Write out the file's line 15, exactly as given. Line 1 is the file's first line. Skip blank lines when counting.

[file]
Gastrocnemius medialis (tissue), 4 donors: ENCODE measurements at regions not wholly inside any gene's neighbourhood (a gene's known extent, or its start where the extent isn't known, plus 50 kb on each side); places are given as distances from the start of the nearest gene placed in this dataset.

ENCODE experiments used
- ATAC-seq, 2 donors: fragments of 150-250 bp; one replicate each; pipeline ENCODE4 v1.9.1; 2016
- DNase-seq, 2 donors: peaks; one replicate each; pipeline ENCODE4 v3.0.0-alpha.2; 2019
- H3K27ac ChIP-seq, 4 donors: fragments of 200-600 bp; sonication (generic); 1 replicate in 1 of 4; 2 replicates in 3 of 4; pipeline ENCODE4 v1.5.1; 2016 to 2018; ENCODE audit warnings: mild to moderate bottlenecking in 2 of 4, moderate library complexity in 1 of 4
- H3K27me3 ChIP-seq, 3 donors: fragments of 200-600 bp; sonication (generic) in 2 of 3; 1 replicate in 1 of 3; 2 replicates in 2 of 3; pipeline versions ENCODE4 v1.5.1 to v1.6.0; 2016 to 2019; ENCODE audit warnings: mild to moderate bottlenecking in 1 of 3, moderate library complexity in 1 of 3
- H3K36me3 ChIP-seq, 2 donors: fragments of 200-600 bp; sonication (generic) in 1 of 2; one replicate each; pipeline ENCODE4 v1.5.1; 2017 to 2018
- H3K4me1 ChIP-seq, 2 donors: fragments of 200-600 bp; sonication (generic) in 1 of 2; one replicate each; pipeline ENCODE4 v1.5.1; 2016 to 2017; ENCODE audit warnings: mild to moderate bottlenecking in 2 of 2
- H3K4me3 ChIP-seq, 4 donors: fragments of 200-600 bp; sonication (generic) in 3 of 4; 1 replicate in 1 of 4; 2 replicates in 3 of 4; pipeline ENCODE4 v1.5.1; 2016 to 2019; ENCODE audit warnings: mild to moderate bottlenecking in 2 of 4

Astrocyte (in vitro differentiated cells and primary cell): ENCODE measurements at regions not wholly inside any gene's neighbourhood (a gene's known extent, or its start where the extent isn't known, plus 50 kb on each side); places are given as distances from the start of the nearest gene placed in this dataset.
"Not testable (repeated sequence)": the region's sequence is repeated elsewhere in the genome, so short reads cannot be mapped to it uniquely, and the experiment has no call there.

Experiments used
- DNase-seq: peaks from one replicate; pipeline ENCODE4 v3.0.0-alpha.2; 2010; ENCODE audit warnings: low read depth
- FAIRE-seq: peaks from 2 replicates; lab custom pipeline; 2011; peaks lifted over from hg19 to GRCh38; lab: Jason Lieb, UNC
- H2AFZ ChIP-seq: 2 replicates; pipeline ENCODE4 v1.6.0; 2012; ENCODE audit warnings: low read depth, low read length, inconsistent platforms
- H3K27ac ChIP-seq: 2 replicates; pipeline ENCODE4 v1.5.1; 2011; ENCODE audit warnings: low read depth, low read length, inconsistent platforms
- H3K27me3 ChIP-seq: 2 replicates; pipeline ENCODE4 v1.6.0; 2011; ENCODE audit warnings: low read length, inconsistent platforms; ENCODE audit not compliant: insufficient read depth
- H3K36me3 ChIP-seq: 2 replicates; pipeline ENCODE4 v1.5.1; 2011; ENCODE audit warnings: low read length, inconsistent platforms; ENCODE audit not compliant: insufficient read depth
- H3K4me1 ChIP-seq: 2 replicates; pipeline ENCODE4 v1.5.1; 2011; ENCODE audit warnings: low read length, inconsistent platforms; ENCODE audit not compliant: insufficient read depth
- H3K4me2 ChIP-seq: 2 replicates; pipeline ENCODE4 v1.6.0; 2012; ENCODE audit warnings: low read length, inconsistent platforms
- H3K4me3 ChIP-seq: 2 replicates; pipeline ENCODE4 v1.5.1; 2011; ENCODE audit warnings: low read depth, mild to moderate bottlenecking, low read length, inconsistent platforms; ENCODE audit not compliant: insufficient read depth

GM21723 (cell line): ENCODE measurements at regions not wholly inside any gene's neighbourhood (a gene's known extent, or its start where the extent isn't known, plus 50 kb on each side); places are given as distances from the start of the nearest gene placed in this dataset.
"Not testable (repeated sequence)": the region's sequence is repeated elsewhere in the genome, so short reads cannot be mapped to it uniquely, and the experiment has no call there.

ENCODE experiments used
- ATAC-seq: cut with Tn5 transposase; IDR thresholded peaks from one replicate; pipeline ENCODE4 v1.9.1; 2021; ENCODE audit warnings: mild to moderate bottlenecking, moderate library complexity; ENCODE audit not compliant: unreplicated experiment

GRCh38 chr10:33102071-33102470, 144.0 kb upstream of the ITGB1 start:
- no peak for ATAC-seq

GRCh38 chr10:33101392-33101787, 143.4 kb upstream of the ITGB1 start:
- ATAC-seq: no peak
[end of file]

- H2AFZ ChIP-seq: 2 replicates; pipeline ENCODE4 v1.6.0; 2012; ENCODE audit warnings: low read depth, low read length, inconsistent platforms